I’ve been back to work for three part-time weeks now. Most aspects of my job are how I remember it. I have the same colleagues, the same job responsibilities, the same stress. My desk hasn’t moved. It’s comforting to come back to something so familiar and (for the most part) enjoyable.
But now, I have a new constant in my day. Four times a day, I lock myself in a vacant office, peel back my nursing tank top, and pump for fifteen minutes. When I was pregnant and imagined breastfeeding, I pictured the experience I had during my maternity leave. I thought that each feeding would take place in a warm room, with my baby nuzzled up against me. Even though I always planned to return to work, I never really imagined myself in this empty office, tethered to a humming machine.
Yet, here I am, four times a day. During my first week back, I thought I needed to write a love letter to my pump. After all, it was helping me to feed my child in the way that I want, without endangering my income. It may not be comfortable or warm, but it is my new reality and I just have to learn to like it. But after the week I’ve just finished, I’m just as likely to throw the damn thing against the wall.
On Friday night, I had very little sleep before a long Saturday at work. So, when I produced very little milk from my pumping sessions, I blamed my sleepless night. Surely, my milk would be there when I needed it. I didn’t work again until Tuesday. I fed Nora throughout the weekend with no problems. On Tuesday morning, I pumped before going to work, as I do every work day. (I have to replace five feedings, so I pump once at home and four times at work.) I pumped and pumped…and pumped,but nothing came out. I had dribbles of foremilk, when I knew that my breasts were relatively full. The longer I pumped, the more I panicked. Was there something wrong with my supply? Was I becoming unable to use a pump? Was I going to make myself late to work? Any nursing mom can tell you that fear and panic do not make for a good letdown, so I packed up the pump and took it to work. Lest this sound like a rational decision-making process, it was preceded by a good fifteen minutes of ugly crying.
Luckily, my husband stays home with Nora during the day. We made a plan to have him meet me at work for the next pumping session, before his play date with a friend. (As a side note, I am so lucky to have this flexibility with our child care arrangements. If we had to work with a daycare, I don’t know what I would have done.) With my afternoon pumping sessions, I still couldn’t pump enough milk. Not knowing what to do, I made arrangements to pick up a different brand of pump at Amma Parenting Center. I was hoping and praying that there was a defect with the pump, rather than an inexplicable drop in my milk supply or an aversion to the act of pumping.
That evening at Amma, as I was shelling out beaucoup bucks for another pump, the salesperson reminded me that my pump should have a warranty. I would have to call them the next day, since their service hours ended at 5:00 PM Eastern time. I bought the back-up pump and kept it sealed, in case I could get a quick replacement pump through the original pump company. On Wednesday, I called the pump company. They walked me through some troubleshooting steps and determined that yes, the problem was with my pump. (A cool trick I learned: remove the hose connector from the pump, plug the little hole with your finger and turn the suction on high. If your pump makes a squeaking sound or a labored sound when pumping, there is something wrong with the motor. Good to know for the future). They offered to send me a new pump, which would arrive in…2-3 business days. Seriously, pump company? What working mom can afford to wait 2-3 business days for a new pump? Luckily, I only had to ask once for a quicker delivery method and they agreed to overnight me a new pump. (I wonder how many moms refuse to argue and get the shaft on delivery times?)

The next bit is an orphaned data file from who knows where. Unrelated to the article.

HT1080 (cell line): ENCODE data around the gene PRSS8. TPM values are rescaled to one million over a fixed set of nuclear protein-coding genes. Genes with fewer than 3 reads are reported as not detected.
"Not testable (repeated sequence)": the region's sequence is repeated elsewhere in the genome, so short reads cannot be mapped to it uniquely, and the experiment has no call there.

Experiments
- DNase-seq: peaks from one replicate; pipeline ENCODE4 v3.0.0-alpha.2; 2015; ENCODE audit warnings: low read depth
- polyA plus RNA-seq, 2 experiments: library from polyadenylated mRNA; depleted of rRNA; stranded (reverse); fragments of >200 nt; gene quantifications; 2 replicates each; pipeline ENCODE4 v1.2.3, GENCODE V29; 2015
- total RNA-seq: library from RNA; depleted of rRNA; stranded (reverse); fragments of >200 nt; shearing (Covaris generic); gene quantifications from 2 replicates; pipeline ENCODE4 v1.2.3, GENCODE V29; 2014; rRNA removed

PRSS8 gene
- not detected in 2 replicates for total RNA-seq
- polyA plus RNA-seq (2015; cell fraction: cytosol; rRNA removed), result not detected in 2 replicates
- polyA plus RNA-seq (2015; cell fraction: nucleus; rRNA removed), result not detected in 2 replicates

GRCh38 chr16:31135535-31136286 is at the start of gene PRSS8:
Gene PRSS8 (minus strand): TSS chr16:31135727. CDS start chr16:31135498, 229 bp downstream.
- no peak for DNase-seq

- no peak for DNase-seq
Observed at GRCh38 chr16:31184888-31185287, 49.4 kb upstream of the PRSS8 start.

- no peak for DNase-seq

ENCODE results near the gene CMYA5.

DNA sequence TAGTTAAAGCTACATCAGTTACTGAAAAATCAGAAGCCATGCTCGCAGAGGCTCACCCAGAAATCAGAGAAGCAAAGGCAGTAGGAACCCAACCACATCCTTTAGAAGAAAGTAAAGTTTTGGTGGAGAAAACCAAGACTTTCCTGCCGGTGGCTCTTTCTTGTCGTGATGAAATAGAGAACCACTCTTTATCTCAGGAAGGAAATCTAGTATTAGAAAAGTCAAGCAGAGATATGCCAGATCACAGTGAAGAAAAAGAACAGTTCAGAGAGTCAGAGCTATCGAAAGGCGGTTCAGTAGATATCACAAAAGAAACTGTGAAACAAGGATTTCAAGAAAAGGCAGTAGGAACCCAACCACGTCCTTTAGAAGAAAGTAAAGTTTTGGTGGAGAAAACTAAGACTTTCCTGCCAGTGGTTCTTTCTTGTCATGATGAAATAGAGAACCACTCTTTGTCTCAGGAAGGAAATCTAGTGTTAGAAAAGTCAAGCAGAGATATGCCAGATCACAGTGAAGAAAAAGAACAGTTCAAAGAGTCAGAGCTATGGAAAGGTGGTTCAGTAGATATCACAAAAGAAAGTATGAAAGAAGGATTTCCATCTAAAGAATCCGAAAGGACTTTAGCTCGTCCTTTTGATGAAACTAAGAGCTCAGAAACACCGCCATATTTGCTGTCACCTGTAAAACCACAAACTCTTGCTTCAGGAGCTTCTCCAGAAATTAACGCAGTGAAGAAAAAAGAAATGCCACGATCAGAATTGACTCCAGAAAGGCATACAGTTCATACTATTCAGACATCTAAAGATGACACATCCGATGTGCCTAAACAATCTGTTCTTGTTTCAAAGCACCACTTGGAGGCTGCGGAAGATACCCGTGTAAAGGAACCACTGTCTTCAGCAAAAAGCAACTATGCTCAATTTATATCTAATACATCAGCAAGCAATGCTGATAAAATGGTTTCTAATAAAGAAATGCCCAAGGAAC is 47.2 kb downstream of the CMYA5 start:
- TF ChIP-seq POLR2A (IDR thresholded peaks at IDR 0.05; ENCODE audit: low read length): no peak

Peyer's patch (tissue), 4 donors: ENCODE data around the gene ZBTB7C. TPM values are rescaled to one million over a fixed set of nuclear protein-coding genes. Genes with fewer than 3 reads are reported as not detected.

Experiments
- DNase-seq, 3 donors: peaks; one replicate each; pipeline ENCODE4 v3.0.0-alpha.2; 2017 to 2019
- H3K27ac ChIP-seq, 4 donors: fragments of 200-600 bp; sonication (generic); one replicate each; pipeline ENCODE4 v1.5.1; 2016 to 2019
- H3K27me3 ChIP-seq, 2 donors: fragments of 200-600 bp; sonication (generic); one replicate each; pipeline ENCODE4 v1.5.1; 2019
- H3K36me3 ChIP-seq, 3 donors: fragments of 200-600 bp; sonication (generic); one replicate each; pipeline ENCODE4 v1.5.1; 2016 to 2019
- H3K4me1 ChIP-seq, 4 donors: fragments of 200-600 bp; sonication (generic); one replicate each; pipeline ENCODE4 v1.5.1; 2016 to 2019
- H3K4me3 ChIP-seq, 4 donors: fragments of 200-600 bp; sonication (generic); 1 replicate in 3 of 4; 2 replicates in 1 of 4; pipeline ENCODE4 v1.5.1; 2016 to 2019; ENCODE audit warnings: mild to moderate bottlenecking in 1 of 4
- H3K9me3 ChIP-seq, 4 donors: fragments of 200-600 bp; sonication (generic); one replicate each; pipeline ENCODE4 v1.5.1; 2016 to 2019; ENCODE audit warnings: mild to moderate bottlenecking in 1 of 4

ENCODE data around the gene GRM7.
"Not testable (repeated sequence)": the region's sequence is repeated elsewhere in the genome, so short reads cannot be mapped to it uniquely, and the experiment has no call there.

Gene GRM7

For the next two days, I tried to use the half-working pump. I dropped the morning pumping session, to avoid terror-filled freak-outs before my day started. I learned early on to pump one side at a time, to maximize the pump’s remaining suction power. So, at some sessions, the pump worked too well and it felt like the pump was trying to devour my nipple. At other sessions, the pump barely worked at all and I was left with full breasts and no expressed milk. The challenge was that I had to figure out another way to get the milk out. Let me just say, there is nothing more frustrating than having full breasts and no way to relieve them. I tried using the manual pump that came with my electric pump. It was pretty useless. I was much more effective at simply hand expressing into the bottle. Even though it got the milk out, I felt ridiculous squeezing out just enough milk to relieve engorgement, in my work clothes. Most effective, of course, was when Aaron brought Nora over for a pumping/feeding session…as long as Nora was hungry. The one feeding that we hadn’t timed well was completely frustrating for all three of us.
The story has a happy ending. My new pump arrived on Thursday and it works great. I was able to return my back-up pump to Amma with no problem. But this chaotic week made me realized just how tethered I am (and will be) to this pump. I plan on breastfeeding for one to two years, depending on when Nora starts to wean herself. That means that for the foreseeable future, I am completely dependent on a machine that goes ping. For a mama that’s committed to a natural and organic relationship with my child, that’s a hard truth to realize. As thankful as I am for having the ability to continue feeding Nora my own breast milk, I don’t know if I will ever truly be comfortable with my pump. Maybe I should name it.